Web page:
Back in Mwandi!

 A Mwandi fisherman heads out at sunrise.

A Mwandi fisherman heads out at sunrise.

If Zambia's home, then Mwandi is our living room. The ride from Livingstone to Mwandi on Friday, July 14th should have taken about 1.5 hours, but it took over 3 hours because of the deteriorating road conditions. The potholes were worse than ever and it made for a very tedious trip.

Still, it was wonderful to be back in Mwandi where we are staying in our old friend, Fiona's, place on the river. We are the only ones here so it has been very peaceful and quiet. There's nothing quite like waking up to beautiful morning light and the sight of mokoros (dugout canoes) on the Zambezi River.

 A Mwandi fisherman checks his net.

A Mwandi fisherman checks his net.

That evening, we attended a crusade sponsored by the Livingstone Mission Center (LMC) which featured a Zimbabwean evangelist. LMC is headed by David Newcombe from Jupiter, Florida and he brought an American team with him. Pastor Kimo, his wife, Natalie, and daughter, Emma were joined by Rick Branson, an evangelist, all from the Jupiter area. Amazingly, they had all attended the Rise Missions Conference in South Africa so we had already met them!

 Youth (ages 13-35) Praise Teams from many ECZ churches camped at Sesheke ECZ.

Youth (ages 13-35) Praise Teams from many ECZ churches camped at Sesheke ECZ.

Saturday, July 15th, we were invited to join Pastor Moses Yamba, an old friend, at his Evangelical Church in Zambia (ECZ) in Sesheke, about 30 miles away. A district-wide youth choir & praise team conference was underway and it was quite a sight to see dozens of colorful tents on the church grounds. It was even better to listen to the beautiful voices!

 A clash of cultures? Or a beautiful marriage?

A clash of cultures? Or a beautiful marriage?

Abby and I were given the opportunity to introduce ourselves and I was asked to pray for the conference. We then enjoyed a lovely fish, nshima and greens lunch as the guests of Pastor and Mrs. Yamba. It was further exposure for us to the ECZ and its leadership which we appreciated.

That night, we attended the last evening of the crusade where Rick Branson gave an invitation to those who wanted to follow Jesus for the first time. Joyously, a number of folks stepped forward and they will be followed up by local church leaders in the days to come.

As the crusade drew to a close, our dear friend, Pastor Arold Mudenda, invited me (Doug) to preach at his church, Pilgrim Wesleyan, on Sunday morning, July 16th. We were delighted to accept the invitation.

 Abby leading prayer at Pilgrim Wesleyan, Pastor Mudenda's church.

Abby leading prayer at Pilgrim Wesleyan, Pastor Mudenda's church.

Worship at Pilgrim was hampered by a planned power interruption, but to be honest we were delighted. It meant that the praise and worship teams used traditional Zambian drums, and the beautiful four part harmonies the Lozi people are known for just flowed. The worship was amazing. It made preaching so easy. I felt carried by the Holy Spirit. I focused on Psalm 22 and, apparently, it tied in beautifully to a sermon series Pastor Mudenda has been preaching on Esther. I'm grateful. Abby was asked to pray at the end of worship and the Lord used her well.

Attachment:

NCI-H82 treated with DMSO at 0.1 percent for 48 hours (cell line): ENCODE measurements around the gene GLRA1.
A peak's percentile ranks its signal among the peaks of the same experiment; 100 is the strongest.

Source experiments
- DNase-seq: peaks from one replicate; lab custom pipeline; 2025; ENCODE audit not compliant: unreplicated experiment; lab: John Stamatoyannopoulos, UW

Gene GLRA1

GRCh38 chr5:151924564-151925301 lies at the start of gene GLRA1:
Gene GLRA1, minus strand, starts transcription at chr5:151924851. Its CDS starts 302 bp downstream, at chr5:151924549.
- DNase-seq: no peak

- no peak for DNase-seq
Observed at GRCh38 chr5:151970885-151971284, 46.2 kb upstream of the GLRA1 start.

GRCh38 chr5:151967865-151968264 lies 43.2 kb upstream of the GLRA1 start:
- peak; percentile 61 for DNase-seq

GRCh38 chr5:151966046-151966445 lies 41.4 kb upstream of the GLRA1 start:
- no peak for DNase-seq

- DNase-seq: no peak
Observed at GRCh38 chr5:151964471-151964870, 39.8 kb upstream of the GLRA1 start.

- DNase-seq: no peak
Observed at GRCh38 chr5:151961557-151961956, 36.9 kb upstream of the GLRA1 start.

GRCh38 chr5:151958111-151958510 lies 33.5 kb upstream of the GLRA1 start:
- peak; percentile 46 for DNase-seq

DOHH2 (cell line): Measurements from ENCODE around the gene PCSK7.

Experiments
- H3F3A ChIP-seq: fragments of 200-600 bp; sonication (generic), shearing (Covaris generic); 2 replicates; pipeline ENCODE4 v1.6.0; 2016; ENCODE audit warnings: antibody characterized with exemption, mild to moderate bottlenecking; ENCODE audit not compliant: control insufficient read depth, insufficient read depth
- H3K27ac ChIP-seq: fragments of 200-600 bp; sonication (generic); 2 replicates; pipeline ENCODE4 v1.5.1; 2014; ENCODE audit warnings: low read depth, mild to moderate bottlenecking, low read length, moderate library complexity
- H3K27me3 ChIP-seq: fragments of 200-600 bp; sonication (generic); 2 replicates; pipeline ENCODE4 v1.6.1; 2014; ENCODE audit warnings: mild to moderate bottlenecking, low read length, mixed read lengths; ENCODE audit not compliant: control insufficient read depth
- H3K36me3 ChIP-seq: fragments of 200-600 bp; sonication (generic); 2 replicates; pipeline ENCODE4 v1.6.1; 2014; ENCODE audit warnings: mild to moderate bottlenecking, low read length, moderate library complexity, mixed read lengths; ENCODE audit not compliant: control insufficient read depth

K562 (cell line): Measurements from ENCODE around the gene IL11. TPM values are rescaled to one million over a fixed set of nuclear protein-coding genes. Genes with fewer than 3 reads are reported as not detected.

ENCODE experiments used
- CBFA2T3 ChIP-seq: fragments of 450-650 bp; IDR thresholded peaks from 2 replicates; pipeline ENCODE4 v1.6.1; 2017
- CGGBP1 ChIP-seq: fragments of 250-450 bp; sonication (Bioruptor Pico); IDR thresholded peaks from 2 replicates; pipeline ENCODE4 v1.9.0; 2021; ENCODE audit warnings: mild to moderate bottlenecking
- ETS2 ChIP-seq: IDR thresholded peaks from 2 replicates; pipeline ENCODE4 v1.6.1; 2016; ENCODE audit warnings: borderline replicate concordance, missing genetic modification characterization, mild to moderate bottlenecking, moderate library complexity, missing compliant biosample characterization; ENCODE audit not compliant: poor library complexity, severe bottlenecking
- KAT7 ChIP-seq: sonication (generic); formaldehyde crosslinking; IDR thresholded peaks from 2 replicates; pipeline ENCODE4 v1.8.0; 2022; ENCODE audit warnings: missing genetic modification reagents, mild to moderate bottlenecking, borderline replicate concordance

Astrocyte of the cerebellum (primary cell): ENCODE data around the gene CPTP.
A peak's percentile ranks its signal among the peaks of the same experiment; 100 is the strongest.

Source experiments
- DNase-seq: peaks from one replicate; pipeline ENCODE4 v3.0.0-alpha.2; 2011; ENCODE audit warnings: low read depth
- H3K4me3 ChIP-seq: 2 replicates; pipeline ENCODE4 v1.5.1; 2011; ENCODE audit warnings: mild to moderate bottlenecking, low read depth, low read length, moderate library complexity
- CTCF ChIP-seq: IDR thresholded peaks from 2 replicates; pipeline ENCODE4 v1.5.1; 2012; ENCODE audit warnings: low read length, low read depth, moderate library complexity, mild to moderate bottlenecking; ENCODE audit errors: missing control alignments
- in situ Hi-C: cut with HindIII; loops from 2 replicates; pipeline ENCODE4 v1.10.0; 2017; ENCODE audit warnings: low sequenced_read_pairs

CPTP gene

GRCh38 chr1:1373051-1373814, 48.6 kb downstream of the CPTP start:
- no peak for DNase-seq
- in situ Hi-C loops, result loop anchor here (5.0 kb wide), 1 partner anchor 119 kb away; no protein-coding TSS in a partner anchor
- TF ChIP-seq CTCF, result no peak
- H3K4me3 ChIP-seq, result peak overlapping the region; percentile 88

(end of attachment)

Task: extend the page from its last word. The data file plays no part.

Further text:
Our old student and now friend, Obby, with Abby.

Our old student and now friend, Obby, with Abby.

An old student of ours, Obby, has become very involved at Pilgrim where he facilitated a Live School last year and now co-leads the youth and younger adults ministry. It was great to see him and to hear he is doing well.

Abby & I have taught at Pilgrim several times through the years, leading Bible studies, preaching and training leaders in church planting. When we began working with them, Pastor Mudenda's church was meeting in his front yard under a simple shelter. Now, they have a lovely worship center and a strong congregation.

It was heartening to hear that Pilgrim has planted a new church in Limpopo, about 20 miles into the bush. Pastor Mudenda rides a motorcycle there, reminiscent of the Methodist circuit riders who planted churches in the United States in its early years. Of course, they rode horses!

Monday, July 17, was a rest day from training, although we had a visit from Lewis, a retired United Church of Zambia pastor, who shares our heart for bush ministry and sound biblical training. Since retiring about 18 months ago, he has planted three new bush churches. Now that's an active retirement!

I had a fascinating conversation with him about the danger of breeding dependency in people as we do mission. He warned that if missionaries (and pastors) are not careful, they'll produce spoiled children instead of mature disciples. Happens in the USA, too, doesn't it?

That evening, we hosted Percy's wife, Muyunda, for dinner because Percy was in Livingstone checking on their kids and making sure the electricity is hooked up sooner rather than later in their new home. We'll see him on Friday, July 21st, in Sesheke.

On Monday, July 17th, we moved from Mwandi to Sesheke.

Please pray that the Lord will gather the right leaders for training as we teach in Sesheke, Lilonga, Nangweshi and Mongu, that he will empower us by his Spirit and enable us to continue to rest well and pace ourselves sensibly!